Film Review: After Earth

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After-Earth-Movie-Poster-2013-1280x8001

Plot: Many years into the future, Earth has been classified as a quarantined planet. Cypher Raige (Will Smith), a legendary Ranger, and his son Katai (Jaden Smith), crash land on Earth, and are the only survivors. With Cypher injured, Kitai must retrieve a homing beacon in order for them to get rescued, and face the perilous evolved creatures that now inhabit Earth.

Will Smith is a frustrating actor, because he’s so damn good in everything he does, yet his decision making process just seems a bit off. It’s not that After Earth is a bad movie, but just like Hancock, Men in Black 3, and Hitch, he continues to be in these ‘eh’ films. And in After Earth, he drags his son along with him, Jaden Smith. And really, they are the only characters for the majority of the film, with the story much more focused on Jaden’s character, Kitai.

The best word to describe Jaden Smith’s performance is … inconsistent. In the first scene, he delivers a voice over, basically giving the back story for this whole universe. The narration is horribly delivered. It’s so bad, I had trouble following along the story. But as the film went on, Jaden’s performance seemed to improve, much like the character. Kitai’s big moment is when he delivers this monologue that’s basically a big ‘FU’ to his dad, and despite being a little whiney, Jaden does a solid job. While I’m sure many other kid actors could have done something better, Jaden is okay in the role, and good enough for me to follow along on his journey.

And Kitai’s journey is the biggest element to this film, as he desperately wants to prove his valor to his dad, who’s basically this legendary soldier. Kitai is smart, physically able, and excels in all trainings. But unfortunately, Kitai has ‘Tony Romo Syndrome,’ and melts under real pressure. Kitai’s whole character is that he’s a coward due to an excessive amount of family baggage that he needs to let go of. While this character arc works for the most part, they waaaaaaaay over play the whole cowardice thing to the point where Katai seems a little too pathetic. It’s hard for the audience to go along with this kid because he’s so whiney, but you empathize with him just enough.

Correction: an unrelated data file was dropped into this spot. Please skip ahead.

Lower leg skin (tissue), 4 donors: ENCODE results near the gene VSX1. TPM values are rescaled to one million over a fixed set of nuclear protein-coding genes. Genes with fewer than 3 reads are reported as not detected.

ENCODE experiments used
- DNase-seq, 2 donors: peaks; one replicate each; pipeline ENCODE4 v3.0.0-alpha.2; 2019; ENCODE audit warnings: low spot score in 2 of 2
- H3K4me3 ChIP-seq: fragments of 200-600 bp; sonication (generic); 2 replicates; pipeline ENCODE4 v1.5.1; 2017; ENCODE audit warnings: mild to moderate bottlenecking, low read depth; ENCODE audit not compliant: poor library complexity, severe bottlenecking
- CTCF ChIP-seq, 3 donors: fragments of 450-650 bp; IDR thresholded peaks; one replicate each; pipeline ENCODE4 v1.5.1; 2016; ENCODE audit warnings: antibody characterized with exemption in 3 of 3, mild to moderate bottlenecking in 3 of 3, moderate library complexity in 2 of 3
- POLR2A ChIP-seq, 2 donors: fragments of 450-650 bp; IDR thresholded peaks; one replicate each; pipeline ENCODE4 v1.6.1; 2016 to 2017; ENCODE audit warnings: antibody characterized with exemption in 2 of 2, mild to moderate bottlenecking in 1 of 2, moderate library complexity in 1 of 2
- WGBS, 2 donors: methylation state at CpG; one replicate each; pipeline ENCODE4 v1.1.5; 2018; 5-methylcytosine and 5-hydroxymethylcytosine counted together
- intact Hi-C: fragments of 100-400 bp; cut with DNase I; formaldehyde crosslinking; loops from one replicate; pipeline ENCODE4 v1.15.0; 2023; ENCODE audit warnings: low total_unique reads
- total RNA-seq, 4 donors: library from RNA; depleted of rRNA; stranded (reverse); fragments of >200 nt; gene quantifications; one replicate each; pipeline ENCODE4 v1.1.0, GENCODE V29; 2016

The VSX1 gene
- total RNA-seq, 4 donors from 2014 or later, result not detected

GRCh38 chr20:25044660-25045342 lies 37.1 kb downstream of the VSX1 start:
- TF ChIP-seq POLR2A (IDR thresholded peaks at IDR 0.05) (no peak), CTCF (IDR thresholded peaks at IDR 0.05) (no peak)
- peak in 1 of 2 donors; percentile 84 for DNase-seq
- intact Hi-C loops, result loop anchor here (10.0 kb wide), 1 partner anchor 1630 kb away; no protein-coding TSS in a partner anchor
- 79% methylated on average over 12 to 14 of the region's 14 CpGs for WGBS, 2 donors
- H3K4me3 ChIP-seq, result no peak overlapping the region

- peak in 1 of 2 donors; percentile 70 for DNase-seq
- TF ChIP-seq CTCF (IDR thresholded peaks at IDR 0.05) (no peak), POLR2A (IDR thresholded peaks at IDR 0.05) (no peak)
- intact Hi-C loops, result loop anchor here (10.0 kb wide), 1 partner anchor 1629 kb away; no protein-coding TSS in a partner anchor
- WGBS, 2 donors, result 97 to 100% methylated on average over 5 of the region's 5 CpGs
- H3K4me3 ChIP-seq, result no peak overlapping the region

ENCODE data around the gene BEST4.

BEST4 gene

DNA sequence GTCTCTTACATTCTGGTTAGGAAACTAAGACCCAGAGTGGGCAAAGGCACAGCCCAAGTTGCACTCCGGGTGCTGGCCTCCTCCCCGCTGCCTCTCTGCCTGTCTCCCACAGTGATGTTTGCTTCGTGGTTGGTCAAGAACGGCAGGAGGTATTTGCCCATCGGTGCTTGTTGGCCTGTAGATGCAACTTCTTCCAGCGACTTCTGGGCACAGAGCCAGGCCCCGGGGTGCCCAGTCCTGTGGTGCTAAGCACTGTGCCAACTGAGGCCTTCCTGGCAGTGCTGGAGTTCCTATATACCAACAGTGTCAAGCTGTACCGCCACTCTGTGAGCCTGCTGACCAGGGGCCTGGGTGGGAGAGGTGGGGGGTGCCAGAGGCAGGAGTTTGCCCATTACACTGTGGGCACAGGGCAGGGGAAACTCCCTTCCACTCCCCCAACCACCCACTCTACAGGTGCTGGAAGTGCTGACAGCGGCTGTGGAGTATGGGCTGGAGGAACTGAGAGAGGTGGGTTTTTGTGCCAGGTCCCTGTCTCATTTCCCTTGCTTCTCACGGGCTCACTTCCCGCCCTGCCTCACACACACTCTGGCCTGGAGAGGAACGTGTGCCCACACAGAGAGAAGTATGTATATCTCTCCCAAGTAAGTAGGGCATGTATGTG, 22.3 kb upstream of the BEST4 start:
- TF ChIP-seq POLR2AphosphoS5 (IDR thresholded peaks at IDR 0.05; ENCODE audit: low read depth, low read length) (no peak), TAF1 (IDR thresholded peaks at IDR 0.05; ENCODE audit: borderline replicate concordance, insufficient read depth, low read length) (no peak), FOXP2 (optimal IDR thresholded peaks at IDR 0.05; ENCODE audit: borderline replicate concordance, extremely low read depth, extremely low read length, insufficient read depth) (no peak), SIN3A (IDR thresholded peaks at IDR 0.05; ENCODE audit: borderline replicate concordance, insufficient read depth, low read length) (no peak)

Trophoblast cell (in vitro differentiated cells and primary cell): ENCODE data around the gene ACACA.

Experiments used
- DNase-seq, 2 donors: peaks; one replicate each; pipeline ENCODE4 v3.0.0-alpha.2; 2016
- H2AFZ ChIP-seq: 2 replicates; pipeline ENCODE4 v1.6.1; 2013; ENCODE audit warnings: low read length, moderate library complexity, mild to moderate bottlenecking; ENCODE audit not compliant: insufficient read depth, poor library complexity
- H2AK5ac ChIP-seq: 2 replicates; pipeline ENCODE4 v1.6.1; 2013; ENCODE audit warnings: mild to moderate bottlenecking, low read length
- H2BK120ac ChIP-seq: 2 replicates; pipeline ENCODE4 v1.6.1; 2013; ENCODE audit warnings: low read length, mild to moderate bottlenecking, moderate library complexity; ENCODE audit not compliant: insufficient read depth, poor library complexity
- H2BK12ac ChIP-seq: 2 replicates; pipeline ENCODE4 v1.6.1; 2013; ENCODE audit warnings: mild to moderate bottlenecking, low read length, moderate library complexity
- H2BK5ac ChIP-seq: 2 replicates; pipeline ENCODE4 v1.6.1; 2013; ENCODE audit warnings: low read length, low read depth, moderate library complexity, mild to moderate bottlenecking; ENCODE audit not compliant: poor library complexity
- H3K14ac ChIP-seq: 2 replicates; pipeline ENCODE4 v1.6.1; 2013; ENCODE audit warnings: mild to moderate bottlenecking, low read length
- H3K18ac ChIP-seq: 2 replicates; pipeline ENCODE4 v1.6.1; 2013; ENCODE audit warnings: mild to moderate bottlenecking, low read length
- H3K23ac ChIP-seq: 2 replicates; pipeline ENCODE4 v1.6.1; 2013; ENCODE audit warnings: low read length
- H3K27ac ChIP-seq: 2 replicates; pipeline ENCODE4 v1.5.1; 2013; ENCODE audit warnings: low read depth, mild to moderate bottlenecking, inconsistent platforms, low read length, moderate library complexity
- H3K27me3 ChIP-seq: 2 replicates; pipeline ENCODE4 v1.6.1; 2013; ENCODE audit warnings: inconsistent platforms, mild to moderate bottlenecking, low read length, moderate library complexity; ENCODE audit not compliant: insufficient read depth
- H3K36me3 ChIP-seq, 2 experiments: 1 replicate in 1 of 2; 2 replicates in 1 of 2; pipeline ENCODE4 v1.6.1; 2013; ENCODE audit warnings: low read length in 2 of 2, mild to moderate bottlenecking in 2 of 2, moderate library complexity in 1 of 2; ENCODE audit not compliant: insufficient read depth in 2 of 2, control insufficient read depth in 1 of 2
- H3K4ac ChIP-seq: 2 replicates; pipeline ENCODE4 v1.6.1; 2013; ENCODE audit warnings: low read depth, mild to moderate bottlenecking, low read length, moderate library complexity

But the much better character and performance is obviously Will Smith as Cypher Raige, who’s basically the ultimate bad ass of this future world. And this is a very subdued performance from Smith. There have been some complaints about his accent, but I like the voice, as it gives Cypher a very distinguished personality, and really fits the character. Smith does a lot with very little. When Cypher is delivering instructions to his son about retrieving this beacon, Smith just commands the screen, even with mundane dialogue like this. There’s this whole running line of dialogue where Cypher continuously tells his son to ‘take a knee,’ in an effort to calm him down. Smith’s best moments are when Cypher has to get tough with his son. And I was actually more interested in watching Cypher attempt to mend his injuries, as opposed to Kitai running around from random animals.

Speaking of animals, there’s a lot of them, and this is where the main action scenes derive from. The action is pretty solid all around, and director M. Night Shyamalan actually delivers some good jump moments. There’s a really intense air stand-off between Kitai and this eagle, and he ends up in this nest that was actually pretty unnerving. The problem though are the visuals, and this was really apparent from the trailers. The CG is just piss poor. And while special effects usually aren’t a big thing for me, it was noticeable.

And while the movie was extremely predictable, it keeps you on your toes, except for the final action scene. It’s not that it was bad, but there’s this whole alien thing that wasn’t explained very well, so when it gets to that inevitable climax, it loses some luster.

There’s nothing special about this movie, as it’s pretty paint by numbers sci-fi. But there’s nothing terrible about it either. The relationship between Kitai and Cypher is the soul of the film, and that actually works pretty well. The best moments are when Cypher has to talk Kitati through something really dangerous. And in a world where movie run-times have been a serious problem the last couple years, I appreciate M. Night editing this under two hours. After Earth … not bad, but Will Smith is being wasted in too many mediocre films.

Rating: 6.5 out of 10 (Slightly Better Than ‘Meh’)

Daniel Cohen is the hard-boiled Film Editor for the Pop Break. Besides reviews, Daniel writes box office predictions, Gotham reviews and Oscar coverage. He can also be found on the Breakcast. If Daniel was sprayed by Scarecrow's fear toxin, it would be watching Transformers: Revenge of the Fallen on a non-stop loop.